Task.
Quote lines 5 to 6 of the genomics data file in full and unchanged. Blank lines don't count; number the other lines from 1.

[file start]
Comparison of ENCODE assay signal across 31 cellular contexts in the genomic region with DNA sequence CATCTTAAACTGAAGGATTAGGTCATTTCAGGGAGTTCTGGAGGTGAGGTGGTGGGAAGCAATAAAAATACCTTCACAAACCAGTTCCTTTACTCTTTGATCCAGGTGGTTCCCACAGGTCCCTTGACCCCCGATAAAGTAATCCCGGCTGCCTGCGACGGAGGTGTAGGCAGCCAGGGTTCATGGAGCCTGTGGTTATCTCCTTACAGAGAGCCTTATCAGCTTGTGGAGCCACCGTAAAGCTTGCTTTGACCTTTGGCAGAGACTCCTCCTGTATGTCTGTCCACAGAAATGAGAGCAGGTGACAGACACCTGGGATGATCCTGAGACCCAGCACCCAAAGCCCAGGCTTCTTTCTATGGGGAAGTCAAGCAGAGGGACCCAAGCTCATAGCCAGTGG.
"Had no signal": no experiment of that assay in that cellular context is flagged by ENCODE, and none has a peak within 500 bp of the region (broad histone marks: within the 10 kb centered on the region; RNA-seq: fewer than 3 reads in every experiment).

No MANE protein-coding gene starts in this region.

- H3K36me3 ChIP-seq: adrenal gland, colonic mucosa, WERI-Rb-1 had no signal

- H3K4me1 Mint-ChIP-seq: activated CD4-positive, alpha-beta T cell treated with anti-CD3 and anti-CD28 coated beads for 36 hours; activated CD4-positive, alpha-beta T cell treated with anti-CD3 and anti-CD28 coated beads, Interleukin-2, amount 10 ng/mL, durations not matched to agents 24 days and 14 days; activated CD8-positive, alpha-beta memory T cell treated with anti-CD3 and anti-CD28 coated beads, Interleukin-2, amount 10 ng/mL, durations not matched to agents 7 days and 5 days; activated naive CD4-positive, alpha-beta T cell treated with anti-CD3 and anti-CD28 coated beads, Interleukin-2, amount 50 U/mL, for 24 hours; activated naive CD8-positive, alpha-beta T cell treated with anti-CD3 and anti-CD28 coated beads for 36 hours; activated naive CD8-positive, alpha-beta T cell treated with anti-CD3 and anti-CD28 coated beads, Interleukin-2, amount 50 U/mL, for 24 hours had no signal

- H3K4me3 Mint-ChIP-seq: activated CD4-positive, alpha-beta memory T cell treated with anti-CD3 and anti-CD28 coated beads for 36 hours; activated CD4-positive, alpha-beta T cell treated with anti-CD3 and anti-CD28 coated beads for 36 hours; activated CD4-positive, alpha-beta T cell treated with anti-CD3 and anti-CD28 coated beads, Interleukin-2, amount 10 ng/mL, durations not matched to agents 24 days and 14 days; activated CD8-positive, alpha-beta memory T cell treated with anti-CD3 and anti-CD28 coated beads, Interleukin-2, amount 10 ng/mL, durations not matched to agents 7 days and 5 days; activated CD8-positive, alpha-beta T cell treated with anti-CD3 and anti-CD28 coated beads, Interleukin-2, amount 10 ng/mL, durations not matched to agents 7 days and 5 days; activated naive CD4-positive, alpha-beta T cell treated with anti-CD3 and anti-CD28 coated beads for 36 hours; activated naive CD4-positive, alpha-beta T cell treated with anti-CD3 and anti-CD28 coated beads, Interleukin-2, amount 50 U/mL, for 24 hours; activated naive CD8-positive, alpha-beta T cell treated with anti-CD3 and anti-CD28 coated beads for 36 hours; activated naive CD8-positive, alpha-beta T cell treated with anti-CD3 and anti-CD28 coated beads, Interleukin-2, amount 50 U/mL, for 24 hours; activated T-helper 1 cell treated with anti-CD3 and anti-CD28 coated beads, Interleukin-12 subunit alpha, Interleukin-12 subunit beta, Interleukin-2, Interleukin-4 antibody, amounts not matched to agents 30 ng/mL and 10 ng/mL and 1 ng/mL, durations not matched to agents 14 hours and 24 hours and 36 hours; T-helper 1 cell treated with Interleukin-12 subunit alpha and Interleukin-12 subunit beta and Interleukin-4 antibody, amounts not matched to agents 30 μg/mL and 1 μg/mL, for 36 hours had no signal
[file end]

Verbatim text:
- H3K4me1 Mint-ChIP-seq: activated CD4-positive, alpha-beta T cell treated with anti-CD3 and anti-CD28 coated beads for 36 hours; activated CD4-positive, alpha-beta T cell treated with anti-CD3 and anti-CD28 coated beads, Interleukin-2, amount 10 ng/mL, durations not matched to agents 24 days and 14 days; activated CD8-positive, alpha-beta memory T cell treated with anti-CD3 and anti-CD28 coated beads, Interleukin-2, amount 10 ng/mL, durations not matched to agents 7 days and 5 days; activated naive CD4-positive, alpha-beta T cell treated with anti-CD3 and anti-CD28 coated beads, Interleukin-2, amount 50 U/mL, for 24 hours; activated naive CD8-positive, alpha-beta T cell treated with anti-CD3 and anti-CD28 coated beads for 36 hours; activated naive CD8-positive, alpha-beta T cell treated with anti-CD3 and anti-CD28 coated beads, Interleukin-2, amount 50 U/mL, for 24 hours had no signal

- H3K4me3 Mint-ChIP-seq: activated CD4-positive, alpha-beta memory T cell treated with anti-CD3 and anti-CD28 coated beads for 36 hours; activated CD4-positive, alpha-beta T cell treated with anti-CD3 and anti-CD28 coated beads for 36 hours; activated CD4-positive, alpha-beta T cell treated with anti-CD3 and anti-CD28 coated beads, Interleukin-2, amount 10 ng/mL, durations not matched to agents 24 days and 14 days; activated CD8-positive, alpha-beta memory T cell treated with anti-CD3 and anti-CD28 coated beads, Interleukin-2, amount 10 ng/mL, durations not matched to agents 7 days and 5 days; activated CD8-positive, alpha-beta T cell treated with anti-CD3 and anti-CD28 coated beads, Interleukin-2, amount 10 ng/mL, durations not matched to agents 7 days and 5 days; activated naive CD4-positive, alpha-beta T cell treated with anti-CD3 and anti-CD28 coated beads for 36 hours; activated naive CD4-positive, alpha-beta T cell treated with anti-CD3 and anti-CD28 coated beads, Interleukin-2, amount 50 U/mL, for 24 hours; activated naive CD8-positive, alpha-beta T cell treated with anti-CD3 and anti-CD28 coated beads for 36 hours; activated naive CD8-positive, alpha-beta T cell treated with anti-CD3 and anti-CD28 coated beads, Interleukin-2, amount 50 U/mL, for 24 hours; activated T-helper 1 cell treated with anti-CD3 and anti-CD28 coated beads, Interleukin-12 subunit alpha, Interleukin-12 subunit beta, Interleukin-2, Interleukin-4 antibody, amounts not matched to agents 30 ng/mL and 10 ng/mL and 1 ng/mL, durations not matched to agents 14 hours and 24 hours and 36 hours; T-helper 1 cell treated with Interleukin-12 subunit alpha and Interleukin-12 subunit beta and Interleukin-4 antibody, amounts not matched to agents 30 μg/mL and 1 μg/mL, for 36 hours had no signal